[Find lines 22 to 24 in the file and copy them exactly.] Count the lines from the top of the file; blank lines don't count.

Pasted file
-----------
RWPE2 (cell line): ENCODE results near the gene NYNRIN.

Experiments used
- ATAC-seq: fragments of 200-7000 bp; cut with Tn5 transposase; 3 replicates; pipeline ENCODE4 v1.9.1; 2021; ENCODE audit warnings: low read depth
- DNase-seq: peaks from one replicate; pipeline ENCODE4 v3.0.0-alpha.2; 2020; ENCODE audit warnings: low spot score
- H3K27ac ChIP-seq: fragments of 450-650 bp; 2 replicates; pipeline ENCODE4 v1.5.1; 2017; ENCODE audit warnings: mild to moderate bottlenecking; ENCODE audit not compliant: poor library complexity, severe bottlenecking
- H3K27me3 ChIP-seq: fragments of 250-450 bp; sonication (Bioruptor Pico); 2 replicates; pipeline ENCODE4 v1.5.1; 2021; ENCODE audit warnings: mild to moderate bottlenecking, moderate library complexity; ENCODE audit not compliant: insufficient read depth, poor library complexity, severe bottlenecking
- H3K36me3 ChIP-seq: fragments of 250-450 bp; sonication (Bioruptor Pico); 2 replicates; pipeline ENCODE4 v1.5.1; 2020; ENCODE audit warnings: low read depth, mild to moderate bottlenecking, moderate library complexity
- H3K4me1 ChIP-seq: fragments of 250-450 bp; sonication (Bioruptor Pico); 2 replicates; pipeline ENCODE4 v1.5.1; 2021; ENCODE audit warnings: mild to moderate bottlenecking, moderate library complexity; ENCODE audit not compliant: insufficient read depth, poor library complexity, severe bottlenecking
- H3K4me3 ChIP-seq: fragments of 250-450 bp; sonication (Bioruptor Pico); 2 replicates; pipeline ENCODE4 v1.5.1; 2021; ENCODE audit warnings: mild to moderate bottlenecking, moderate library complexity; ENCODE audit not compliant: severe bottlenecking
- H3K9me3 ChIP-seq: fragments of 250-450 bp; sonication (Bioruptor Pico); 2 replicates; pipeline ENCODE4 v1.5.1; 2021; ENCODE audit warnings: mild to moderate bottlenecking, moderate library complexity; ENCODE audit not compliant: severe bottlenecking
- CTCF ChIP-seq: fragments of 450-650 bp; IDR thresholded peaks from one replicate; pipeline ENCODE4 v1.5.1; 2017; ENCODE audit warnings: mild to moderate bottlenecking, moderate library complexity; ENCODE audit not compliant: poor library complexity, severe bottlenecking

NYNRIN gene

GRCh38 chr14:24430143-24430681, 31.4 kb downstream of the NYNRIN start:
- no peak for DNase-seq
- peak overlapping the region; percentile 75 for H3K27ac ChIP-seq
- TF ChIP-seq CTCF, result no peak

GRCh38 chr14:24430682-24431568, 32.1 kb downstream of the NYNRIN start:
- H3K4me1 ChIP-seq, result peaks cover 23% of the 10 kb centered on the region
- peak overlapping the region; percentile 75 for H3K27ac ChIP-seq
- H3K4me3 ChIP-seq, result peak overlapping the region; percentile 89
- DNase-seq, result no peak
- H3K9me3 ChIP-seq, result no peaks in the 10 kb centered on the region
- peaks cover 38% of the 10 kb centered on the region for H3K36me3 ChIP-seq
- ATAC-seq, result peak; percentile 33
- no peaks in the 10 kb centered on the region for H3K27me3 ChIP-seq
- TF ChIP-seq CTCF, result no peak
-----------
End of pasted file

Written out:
- H3K9me3 ChIP-seq, result no peaks in the 10 kb centered on the region
- peaks cover 38% of the 10 kb centered on the region for H3K36me3 ChIP-seq
- ATAC-seq, result peak; percentile 33